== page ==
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Massachusetts health care — wonky, with a healthy dose of reality

Patient Safety Awareness Week Guest Blog #1: PROMISES Project

Patient Safety Awareness Week Guest Blog #1: PROMISES Project

March 5, 2014

(To mark Patient Safety Awareness Week, we will be presenting a number of guest blogs. Here's the first:)

During the second season of “I Love Lucy”, the infamous duo of Ethel and Lucy find themselves working in a chocolate factory wrapping sweets from a conveyor belt. In a classic television moment, the two women fear they may be fired if they cannot perfectly wrap every chocolate while the unseen conveyor belt operator rapidly increases the speed (see the video above).

This is the story of primary care in the United States. Well-intentioned and skilled providers are faced with increasing demands without support or meaningful orientation. And the demands are increasing. Just as Lucy and Ethel fear losing their jobs, primary care providers worry about endangering their patients. And with every harmed patient, the provider’s malpractice risk increases.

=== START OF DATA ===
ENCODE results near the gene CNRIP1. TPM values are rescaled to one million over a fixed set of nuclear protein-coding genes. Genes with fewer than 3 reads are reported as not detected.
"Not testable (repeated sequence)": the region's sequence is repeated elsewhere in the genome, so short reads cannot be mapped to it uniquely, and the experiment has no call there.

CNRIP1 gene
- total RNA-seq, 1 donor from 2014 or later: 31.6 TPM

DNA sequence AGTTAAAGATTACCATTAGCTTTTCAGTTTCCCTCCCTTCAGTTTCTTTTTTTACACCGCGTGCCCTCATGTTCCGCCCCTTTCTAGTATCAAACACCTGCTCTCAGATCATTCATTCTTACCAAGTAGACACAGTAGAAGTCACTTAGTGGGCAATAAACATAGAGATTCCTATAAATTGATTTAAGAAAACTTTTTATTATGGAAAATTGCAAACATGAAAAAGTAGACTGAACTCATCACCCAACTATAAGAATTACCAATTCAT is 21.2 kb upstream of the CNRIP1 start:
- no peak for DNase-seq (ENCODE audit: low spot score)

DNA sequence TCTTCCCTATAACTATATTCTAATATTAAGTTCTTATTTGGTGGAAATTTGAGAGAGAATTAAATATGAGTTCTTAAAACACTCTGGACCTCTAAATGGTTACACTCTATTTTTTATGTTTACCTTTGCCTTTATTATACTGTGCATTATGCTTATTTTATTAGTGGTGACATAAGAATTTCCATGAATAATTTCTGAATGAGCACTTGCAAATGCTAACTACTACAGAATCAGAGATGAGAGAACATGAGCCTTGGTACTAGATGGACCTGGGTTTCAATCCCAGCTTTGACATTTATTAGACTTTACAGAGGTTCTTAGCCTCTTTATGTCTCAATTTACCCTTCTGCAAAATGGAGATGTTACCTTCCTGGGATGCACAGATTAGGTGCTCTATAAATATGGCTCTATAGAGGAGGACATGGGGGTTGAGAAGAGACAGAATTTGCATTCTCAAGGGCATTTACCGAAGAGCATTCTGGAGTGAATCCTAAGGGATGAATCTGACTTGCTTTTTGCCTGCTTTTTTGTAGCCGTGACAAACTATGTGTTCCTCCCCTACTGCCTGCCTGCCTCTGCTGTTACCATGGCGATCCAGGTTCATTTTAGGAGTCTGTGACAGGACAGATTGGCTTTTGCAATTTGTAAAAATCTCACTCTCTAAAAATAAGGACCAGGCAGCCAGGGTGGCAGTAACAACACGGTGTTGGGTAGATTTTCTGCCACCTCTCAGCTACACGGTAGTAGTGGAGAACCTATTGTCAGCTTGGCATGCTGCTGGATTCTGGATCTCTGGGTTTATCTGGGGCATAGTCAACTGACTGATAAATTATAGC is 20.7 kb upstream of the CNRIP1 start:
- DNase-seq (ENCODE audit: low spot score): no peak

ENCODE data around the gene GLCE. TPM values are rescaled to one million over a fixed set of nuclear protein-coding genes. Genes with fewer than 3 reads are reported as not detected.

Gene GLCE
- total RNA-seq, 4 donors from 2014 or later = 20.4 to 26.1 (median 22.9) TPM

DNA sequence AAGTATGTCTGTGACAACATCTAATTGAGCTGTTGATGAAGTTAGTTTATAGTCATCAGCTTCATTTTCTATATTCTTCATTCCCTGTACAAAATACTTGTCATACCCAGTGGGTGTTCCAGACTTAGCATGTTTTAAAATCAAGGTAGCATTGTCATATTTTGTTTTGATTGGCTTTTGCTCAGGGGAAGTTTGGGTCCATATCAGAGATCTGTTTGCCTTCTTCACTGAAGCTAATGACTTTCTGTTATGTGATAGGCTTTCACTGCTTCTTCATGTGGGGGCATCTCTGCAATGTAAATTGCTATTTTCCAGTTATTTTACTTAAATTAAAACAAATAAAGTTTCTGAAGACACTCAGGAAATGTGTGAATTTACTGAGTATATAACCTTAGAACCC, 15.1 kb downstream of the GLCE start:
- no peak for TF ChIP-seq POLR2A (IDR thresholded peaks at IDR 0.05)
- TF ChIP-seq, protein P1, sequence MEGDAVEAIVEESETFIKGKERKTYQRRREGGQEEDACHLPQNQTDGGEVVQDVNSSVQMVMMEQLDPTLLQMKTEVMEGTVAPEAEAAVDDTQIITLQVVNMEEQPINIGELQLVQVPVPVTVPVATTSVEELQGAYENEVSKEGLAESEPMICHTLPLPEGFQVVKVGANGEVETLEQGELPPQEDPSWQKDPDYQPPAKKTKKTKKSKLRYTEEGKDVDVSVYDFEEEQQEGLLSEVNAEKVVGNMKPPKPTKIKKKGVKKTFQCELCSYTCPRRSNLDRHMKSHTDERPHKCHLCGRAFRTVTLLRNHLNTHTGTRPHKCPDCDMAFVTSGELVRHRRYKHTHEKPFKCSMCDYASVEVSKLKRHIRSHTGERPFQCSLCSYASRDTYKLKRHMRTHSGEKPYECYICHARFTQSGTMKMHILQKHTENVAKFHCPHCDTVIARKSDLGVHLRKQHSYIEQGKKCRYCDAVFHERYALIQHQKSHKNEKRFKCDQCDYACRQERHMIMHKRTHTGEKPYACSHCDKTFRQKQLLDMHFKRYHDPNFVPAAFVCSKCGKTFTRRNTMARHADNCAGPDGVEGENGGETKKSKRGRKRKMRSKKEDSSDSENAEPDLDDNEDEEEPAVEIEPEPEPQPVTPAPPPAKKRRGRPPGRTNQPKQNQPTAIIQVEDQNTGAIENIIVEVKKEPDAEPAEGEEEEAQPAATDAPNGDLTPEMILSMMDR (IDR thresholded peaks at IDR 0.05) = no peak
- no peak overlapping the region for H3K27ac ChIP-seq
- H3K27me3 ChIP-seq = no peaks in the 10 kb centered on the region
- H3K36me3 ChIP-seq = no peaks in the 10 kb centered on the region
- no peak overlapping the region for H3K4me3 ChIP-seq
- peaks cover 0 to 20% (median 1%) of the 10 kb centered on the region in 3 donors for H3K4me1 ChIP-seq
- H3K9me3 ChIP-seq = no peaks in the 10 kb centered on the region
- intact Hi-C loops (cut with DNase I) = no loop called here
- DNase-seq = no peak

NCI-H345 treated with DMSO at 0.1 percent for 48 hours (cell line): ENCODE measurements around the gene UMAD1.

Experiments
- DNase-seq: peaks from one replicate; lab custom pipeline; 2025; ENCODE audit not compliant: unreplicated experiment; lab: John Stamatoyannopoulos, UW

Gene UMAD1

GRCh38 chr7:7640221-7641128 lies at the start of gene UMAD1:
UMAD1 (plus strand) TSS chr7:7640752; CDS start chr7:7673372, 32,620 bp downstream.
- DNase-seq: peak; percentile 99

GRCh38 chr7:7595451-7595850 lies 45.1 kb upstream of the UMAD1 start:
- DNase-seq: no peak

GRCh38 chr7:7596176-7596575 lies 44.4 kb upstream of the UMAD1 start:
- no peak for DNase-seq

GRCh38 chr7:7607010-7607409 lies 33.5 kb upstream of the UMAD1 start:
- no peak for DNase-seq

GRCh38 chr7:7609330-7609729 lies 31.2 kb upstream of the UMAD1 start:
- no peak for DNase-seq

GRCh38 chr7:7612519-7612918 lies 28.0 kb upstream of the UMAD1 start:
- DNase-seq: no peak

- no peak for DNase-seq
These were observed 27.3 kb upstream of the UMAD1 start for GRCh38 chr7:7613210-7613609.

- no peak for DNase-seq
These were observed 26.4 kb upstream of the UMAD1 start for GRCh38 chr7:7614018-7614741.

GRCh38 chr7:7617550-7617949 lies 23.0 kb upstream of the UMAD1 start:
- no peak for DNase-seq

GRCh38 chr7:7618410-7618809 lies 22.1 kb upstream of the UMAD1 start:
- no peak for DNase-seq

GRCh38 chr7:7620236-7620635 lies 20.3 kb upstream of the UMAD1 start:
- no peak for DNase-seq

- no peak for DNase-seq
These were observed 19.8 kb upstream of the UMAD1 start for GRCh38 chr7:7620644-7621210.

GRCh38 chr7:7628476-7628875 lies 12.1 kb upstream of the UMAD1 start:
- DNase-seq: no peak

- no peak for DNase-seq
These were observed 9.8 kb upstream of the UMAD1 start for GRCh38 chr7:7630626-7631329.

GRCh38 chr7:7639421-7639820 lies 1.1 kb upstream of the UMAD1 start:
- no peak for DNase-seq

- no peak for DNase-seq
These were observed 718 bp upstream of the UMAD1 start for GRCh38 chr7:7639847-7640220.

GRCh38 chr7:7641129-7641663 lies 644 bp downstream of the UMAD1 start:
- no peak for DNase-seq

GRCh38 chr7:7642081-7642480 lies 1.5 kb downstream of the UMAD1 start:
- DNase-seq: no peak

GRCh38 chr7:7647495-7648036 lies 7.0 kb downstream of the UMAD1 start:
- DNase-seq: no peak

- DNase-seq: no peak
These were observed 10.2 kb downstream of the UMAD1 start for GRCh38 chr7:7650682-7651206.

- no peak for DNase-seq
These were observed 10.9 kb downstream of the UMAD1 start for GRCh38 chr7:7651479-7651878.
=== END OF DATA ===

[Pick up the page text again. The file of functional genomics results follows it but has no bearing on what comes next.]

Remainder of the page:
A group of Massachusetts primary care offices signed up to make care safer for patients. Over 15 months, a network of 16 small-medium primary care teams worked to remedy selected operational failures that harm patients.

For example, one practice improved their referral system to ensure that every patient was booked with a specialist and followed up. This meant that at-risk patients were provided clear communication and that all providers were working together. After strengthening the processes, the Practice Manager exclaimed, “I don’t know how we weren’t doing this before!”

This same practice had a scare only 18 months before. After receiving a call about a referred patient who never visited a specialist to have a crucial test, the primary care practice vowed to provide more reliable care to keep patients safe.

Other teams improved medication management, lab test results follow-up and communicating effectively with patients. Together, the group of 16 practices found ways to ensure that no patient was missed and that all patients received safer care.

Like Lucy and Ethel, primary care teams face seemingly insurmountable challenges. However, we found that with coaching to see problems, analyze them, and test solutions to find what works,  patients received the care they needed.

In the end, that victory is far sweeter.

(Nicholas Leydon is the Director and Improvement Advisor for the PROMISES Project. To learn more about PROMISIES visit, www.brighamandwomens.org/PBRN/promises